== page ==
CT 503 – Mr. Invisible – Flow
Side A: Mr. Invisible
Side B: Daddy
Issues: CTI CT 503 
Master No.: CT 503 A/CT 503 B
Recorded: Englewood Cliffs, NJ: Dec. 17, 18, 1969, Jan 20, 1970
Released: March 1970
As part of evolving CTI beyond jazz, Taylor had spotted and signed a band called Flow. The only thing you need to know about Flow for now, is that the band included one Don Felder, who would later go on to become a key member of the Eagles and be one of the writers of Hotel California.
The Flow single, released as CT 503, included ‘Mr Invisible’ on the A-side, and ‘Daddy’ on the B-Side. Both tracks were taken from an album recorded in December 1969, and January 1970 at Rudy Van Gelder studio. Like CT 502, there is no evidence that this single was ever generally released on a green label in the USA, only the white promo version exists, I assume to promote the album. The tracks themselves are straight lifts from the album, same length etc.
How did Don Felder come to record for Creed Taylor? Don himself set out the whole relationship, and why there was no follow-up to the album.
“I worked here [New York City] for about a year and a half. We made a record with a band called Flow, and signed by a guy named Creed Taylor for CTI records. Creed was one of the biggest jazz producers in the business. I think Quincy Jones was on that label with me; Hubert laws was on that label.”
“We had a, it was kind of a jazz, a label, and we were a jazz fusion rock band. He [Creed] saw his play at the Fillmore East one night and signed us literally the following week to his record label.”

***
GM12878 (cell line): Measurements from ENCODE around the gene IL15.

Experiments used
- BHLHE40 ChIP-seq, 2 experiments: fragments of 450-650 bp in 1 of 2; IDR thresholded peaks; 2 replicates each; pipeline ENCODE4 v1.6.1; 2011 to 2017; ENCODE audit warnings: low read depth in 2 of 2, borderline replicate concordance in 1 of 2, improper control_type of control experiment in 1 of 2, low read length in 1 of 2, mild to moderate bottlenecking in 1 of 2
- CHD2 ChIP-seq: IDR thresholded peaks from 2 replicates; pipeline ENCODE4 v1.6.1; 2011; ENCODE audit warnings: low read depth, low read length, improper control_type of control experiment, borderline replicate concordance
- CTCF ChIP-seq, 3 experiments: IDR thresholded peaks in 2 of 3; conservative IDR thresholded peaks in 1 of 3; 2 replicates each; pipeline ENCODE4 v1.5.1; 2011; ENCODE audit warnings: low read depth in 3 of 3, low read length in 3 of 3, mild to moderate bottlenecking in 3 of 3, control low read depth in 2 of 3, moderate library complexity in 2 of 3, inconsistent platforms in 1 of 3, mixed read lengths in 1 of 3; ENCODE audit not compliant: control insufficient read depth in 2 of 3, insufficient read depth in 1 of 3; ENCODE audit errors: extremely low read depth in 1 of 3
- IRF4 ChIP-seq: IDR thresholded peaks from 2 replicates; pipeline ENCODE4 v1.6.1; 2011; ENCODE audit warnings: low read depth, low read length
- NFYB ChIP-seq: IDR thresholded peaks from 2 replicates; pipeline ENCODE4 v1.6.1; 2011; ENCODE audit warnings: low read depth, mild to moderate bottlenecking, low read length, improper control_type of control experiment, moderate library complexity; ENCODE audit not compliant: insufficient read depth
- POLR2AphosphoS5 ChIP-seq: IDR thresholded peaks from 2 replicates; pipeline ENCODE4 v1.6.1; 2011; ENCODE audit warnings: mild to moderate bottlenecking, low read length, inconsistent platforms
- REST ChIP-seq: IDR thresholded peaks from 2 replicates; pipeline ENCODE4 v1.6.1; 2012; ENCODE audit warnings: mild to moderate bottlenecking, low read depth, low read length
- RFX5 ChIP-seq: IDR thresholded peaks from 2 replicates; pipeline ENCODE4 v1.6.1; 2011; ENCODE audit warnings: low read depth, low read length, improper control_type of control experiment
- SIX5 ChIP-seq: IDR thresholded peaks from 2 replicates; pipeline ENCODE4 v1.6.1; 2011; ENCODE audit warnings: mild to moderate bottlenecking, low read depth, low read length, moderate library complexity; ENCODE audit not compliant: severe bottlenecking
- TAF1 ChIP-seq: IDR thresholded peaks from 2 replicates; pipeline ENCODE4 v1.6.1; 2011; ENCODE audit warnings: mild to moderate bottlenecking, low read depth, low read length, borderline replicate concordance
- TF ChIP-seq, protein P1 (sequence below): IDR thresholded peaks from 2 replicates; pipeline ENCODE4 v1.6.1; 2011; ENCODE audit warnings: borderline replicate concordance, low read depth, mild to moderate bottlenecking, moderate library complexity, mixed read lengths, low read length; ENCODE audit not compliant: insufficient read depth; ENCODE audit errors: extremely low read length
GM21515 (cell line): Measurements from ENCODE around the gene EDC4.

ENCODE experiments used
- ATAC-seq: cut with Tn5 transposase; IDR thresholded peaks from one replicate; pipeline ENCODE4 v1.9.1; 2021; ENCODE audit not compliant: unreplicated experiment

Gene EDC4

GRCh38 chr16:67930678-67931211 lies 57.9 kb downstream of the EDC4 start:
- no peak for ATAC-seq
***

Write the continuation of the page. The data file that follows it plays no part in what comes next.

“After about a year and a half, I decided I, I just didn’t want to live in New York city. It’s a tough transition from Beachbum in Florida up to Eskimo here. And living in the city was a little, little difficult for me. My high school girlfriend had moved back to Boston, so I went up to visit her a couple of times and decided that I was gonna move to Boston because we wanted to get back together. I asked Creed Taylor if he would help me, he called Berkeley school of music and set up an appointment there for me to go in. He also called, two or three recording studios up there to give me an introduction to that area.”Don Felder, Bloomberg Masters in Business Podcast, May 9th, 2019
The album, as best I can work out from looking at old Billboard and Cash Box magazines was actually released the first week of May 1970. As far as fusion rock, while Flow were done with CTI, Creed wasn’t done with jazz-fusion-rock. Some years later he would produce Allan Holdsworth’s Velvet Darkness, which would turn out to be another controversial project, one of many for Creed.
I have more info and background detail for the album post when I get to it. I’ve made a number of updates to their Discogs artist page, see below.
Discogs [Artists page for Flow]
Bloomberg Opinion: Masters in business [The complete podcast with Don Felder]